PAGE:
How Rams coach Sean McVay pulled a miraculous one-year offensive turnaround

By Ted Nguyen | Posted 11/21/2017

Photo via Sporting News

Los Angeles Rams coach Sean McVay has done the unthinkable - he’s transformed the Rams from being the worst-scoring offense in the league last year to No. 1 so far this year. The turnaround has been remarkable.

McVay's offense is built on the run game with a high volume of play-action and screen plays. His players are well-coached and the timing of the entire unit is totally in sync. This may seem hyperbolic, but he’s modernized the West Coast offense.

As if McVay’s base concepts aren’t hard enough to defend, he's also a master at playing mind games with opposing defensive coordinators.

Speed and power aren’t the only things taken to another level in the NFL. Scouting and intel gathering are an essential part of winning. Scouting departments operate like the CIA to gain even the smallest advantage on Sundays.

Because of intense film study and some analytics, defenses have a good idea of what plays offenses like to run based on what formation they're in, where they are on the field and personnel groupings.

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For example when an offense is lined up in an I-twins stack formation on the left hash on their own 30-yard line, a defense might know there's a high probability they’ll run weak outside zone. This knowledge could be incredibly advantageous, because the defense could line up in a front that would make it difficult to run that play.

However, an offense could take advantage of a defense’s intel. By knowing they know a particular play is coming, they could run a counter. These spy games can get a little confusing, so let’s take a look at how McVay takes advantage of a defense’s preparation.

Empty Orbit Motion F Toss Crack

In Week 9 against the New York Giants, the Rams lined up in an empty formation with trips bunch to the left and receiver Tavon Austin in a twins set to the right.


Austin orbit motions over and quarterback Jared Goff snaps the ball and tosses him the ball as Austin reaches top speed. Essentially, the play is just a toss crack with some window dressing, but it gets the ball into one of the Rams' fastest players and picks up 21 yards.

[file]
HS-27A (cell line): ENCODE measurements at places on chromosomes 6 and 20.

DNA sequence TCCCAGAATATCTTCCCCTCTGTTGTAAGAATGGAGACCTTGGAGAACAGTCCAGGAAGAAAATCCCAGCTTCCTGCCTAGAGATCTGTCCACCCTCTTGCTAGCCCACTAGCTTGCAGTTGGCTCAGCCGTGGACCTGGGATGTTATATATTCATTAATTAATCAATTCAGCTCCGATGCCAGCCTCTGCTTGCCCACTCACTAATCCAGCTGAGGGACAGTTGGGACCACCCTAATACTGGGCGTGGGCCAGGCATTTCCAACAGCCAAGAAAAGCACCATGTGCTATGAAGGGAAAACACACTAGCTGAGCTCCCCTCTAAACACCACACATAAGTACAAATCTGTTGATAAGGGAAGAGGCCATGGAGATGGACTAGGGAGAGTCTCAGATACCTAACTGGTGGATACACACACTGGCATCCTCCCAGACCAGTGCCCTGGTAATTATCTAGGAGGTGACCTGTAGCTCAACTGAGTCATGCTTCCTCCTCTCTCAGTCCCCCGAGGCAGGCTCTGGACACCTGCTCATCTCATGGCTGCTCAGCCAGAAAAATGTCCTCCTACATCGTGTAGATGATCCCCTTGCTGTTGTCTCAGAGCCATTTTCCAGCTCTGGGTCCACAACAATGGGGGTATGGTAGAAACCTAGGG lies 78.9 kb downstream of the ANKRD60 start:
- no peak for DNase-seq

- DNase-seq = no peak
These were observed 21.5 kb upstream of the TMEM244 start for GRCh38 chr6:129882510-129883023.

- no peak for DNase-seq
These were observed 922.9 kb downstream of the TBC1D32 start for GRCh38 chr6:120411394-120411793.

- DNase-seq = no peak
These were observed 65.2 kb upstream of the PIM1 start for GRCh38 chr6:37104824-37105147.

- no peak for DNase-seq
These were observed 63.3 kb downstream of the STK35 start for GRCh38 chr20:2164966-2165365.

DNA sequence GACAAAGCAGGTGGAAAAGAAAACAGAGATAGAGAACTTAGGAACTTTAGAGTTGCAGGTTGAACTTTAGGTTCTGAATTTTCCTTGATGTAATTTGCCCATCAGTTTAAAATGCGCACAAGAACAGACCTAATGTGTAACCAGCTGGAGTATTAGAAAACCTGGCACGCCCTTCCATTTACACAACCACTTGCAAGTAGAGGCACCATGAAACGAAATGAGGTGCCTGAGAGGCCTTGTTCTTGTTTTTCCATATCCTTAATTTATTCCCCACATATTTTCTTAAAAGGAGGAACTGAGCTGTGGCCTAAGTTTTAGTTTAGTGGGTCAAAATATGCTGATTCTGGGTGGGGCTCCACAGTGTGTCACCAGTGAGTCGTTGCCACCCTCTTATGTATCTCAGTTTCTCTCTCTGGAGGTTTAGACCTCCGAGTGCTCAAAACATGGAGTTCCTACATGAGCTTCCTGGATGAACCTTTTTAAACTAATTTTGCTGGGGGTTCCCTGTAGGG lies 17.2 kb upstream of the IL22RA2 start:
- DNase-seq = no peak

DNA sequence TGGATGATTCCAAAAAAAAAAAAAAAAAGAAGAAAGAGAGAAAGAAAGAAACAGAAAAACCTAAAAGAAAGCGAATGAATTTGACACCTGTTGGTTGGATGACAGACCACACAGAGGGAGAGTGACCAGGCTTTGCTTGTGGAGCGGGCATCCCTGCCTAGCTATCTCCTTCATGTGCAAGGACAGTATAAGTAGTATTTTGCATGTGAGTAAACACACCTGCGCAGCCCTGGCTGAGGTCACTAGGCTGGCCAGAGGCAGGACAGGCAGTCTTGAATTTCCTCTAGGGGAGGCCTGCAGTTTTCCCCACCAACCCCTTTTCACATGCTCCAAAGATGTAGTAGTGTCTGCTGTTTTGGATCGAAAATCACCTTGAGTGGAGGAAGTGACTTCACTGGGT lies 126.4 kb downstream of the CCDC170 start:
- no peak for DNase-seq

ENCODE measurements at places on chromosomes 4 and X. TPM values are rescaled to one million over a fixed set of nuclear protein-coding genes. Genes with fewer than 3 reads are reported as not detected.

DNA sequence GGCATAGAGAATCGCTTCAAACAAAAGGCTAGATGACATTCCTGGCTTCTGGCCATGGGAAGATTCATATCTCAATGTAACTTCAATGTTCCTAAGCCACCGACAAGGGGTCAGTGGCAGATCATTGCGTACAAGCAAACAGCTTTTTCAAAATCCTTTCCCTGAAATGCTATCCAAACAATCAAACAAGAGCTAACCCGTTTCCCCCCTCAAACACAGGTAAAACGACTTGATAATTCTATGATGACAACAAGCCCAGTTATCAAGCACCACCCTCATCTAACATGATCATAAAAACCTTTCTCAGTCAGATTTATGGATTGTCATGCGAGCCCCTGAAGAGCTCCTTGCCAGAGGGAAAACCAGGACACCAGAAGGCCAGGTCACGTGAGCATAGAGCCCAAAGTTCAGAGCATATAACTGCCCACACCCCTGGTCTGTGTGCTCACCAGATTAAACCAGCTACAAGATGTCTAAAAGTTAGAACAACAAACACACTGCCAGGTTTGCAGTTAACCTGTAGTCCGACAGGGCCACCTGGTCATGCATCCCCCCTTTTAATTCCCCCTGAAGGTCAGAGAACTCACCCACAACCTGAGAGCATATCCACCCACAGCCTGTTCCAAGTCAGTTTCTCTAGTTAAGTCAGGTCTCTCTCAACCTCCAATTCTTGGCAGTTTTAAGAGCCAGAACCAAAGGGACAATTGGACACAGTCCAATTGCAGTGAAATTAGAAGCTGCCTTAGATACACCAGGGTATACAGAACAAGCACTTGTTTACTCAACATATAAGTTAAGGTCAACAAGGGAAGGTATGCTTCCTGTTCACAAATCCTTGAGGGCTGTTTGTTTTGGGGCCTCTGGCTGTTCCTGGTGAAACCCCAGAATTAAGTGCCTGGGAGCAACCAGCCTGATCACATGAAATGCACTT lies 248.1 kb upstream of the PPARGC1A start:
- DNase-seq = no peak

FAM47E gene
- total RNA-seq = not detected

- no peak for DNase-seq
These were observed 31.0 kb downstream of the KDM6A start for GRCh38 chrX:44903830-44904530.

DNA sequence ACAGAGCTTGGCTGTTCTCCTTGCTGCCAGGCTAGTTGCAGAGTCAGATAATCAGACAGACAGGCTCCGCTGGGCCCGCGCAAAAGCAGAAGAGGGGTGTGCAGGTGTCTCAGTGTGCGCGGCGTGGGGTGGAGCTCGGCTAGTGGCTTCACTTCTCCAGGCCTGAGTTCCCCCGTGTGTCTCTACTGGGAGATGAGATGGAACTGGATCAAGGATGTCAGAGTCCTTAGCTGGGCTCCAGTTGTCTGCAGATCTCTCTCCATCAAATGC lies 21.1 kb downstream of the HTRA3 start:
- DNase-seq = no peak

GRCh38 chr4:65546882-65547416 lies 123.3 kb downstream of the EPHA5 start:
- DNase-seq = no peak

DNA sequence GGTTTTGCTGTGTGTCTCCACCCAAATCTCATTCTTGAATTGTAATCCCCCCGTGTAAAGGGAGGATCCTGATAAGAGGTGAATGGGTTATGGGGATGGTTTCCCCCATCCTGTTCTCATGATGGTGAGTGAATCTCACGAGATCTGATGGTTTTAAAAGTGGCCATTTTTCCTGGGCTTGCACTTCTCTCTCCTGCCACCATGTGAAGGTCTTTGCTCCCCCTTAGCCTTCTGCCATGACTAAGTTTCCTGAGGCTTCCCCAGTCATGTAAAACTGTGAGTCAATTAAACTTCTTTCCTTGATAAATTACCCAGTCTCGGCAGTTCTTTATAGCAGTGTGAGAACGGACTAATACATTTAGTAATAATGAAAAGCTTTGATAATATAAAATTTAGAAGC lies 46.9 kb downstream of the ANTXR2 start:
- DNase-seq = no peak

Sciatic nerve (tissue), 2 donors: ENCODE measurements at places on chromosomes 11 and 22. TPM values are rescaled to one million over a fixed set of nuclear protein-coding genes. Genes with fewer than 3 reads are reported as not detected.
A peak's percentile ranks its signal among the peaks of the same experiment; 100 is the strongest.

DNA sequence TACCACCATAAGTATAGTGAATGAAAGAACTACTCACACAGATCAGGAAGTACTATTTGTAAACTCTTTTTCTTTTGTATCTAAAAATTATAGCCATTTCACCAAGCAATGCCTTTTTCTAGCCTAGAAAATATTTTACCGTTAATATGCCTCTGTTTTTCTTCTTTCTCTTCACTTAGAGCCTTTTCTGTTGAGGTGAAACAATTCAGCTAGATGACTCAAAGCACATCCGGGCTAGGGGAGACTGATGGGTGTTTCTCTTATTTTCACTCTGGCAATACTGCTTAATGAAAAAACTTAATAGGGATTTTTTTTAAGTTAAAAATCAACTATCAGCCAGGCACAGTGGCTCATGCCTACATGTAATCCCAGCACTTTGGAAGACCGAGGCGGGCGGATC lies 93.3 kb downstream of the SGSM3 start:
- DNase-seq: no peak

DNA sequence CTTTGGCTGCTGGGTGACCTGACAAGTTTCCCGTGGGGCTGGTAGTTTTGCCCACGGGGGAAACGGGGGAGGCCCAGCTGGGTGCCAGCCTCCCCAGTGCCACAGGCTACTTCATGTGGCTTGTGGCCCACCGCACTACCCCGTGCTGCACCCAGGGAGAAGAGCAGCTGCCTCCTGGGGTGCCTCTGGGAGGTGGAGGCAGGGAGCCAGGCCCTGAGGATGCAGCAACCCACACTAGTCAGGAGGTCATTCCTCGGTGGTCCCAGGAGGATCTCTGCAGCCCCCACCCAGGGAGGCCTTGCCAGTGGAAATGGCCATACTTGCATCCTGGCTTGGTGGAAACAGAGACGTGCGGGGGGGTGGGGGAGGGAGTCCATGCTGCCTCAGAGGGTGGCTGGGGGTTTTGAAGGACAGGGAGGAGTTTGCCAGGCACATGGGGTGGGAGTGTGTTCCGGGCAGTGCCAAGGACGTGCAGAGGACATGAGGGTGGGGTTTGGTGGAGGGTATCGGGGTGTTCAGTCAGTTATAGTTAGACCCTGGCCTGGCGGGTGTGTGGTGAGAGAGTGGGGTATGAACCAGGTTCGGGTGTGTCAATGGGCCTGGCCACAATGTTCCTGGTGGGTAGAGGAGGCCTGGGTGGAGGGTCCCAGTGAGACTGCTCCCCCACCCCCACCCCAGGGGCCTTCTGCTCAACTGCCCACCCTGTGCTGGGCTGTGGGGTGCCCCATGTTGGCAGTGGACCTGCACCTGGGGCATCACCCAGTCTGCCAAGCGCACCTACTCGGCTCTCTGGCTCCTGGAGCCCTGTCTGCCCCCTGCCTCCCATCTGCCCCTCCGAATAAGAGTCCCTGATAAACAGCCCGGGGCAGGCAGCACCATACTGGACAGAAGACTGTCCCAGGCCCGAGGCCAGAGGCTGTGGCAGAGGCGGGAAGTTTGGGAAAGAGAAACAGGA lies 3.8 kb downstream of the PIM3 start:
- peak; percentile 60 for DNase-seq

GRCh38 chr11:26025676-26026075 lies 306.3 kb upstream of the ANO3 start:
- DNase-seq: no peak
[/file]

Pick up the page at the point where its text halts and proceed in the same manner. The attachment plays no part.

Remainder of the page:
Opposing defenses will see that formation and play to take note. In the Rams' next game against the Houston Texans, the Rams lined up in same empty formation. The Texans' defense was likely well aware that the crack toss to Austin might be coming. McVay was counting on it.

Austin once again orbit motions and Goff tosses him the ball. However, the Rams are actually running a counter play. Tight end Tyler Higbee fakes like he’s pulling in front of the toss to the right, and actually pulls toward the left. As the defense flows hard to the right, Austin reverses field with Higbee as a lead blocker. The offensive line on that side forms a wall to seal off the pursuit.

The play could've resulted in big yards, but the defensive end on the backside does a good job of slow-playing the toss, which caused Austin slow down to set up Higbee for the block. The play still resulted in seven yards, but McVay was counting on the end being a non-factor, which would've allowed Higbee to lead block into the second level rather than in the backfield.

End Around

In Week 7 against the Arizona Cardinals, the Rams lined up in a Singleback Y-Bunch right formation with receiver Robert Woods as part of the bench. When the ball is snapped, Goff fakes a handoff for a run to the right but hands the ball off to Woods running an end-around to the opposite direction.

The play only picked up four yards, but it’s on film for the curious eyes of future opponents.

Against the Texans, the Rams line up in the same formation. The beginning of the play looks familiar - Goff fakes the handoff for a run to the right and Woods starts like he’s running an end-around to the opposite direction.


The defense is in man-to-man coverage but abandons their assignments to flow over to the left, thinking that the end-around is coming. However, Woods changes direction and runs a swing back to the right.

The defender guarding him bites on the play hard and is nowhere near Woods, who is left wide open and finishes the play for a touchdown.

So, there actually another layer of deception that comes with these kinds of mind games. Once these plays are on film, it forces defenses to think twice about trusting the scouting report and tendencies they get from watching film. In a game where one false step can completely change the outcome of a play, neutralizing their aggression could be a major advantage. It certainly has worked for the Rams.

Follow Ted Nguyen on Twitter at @raidersanalysis

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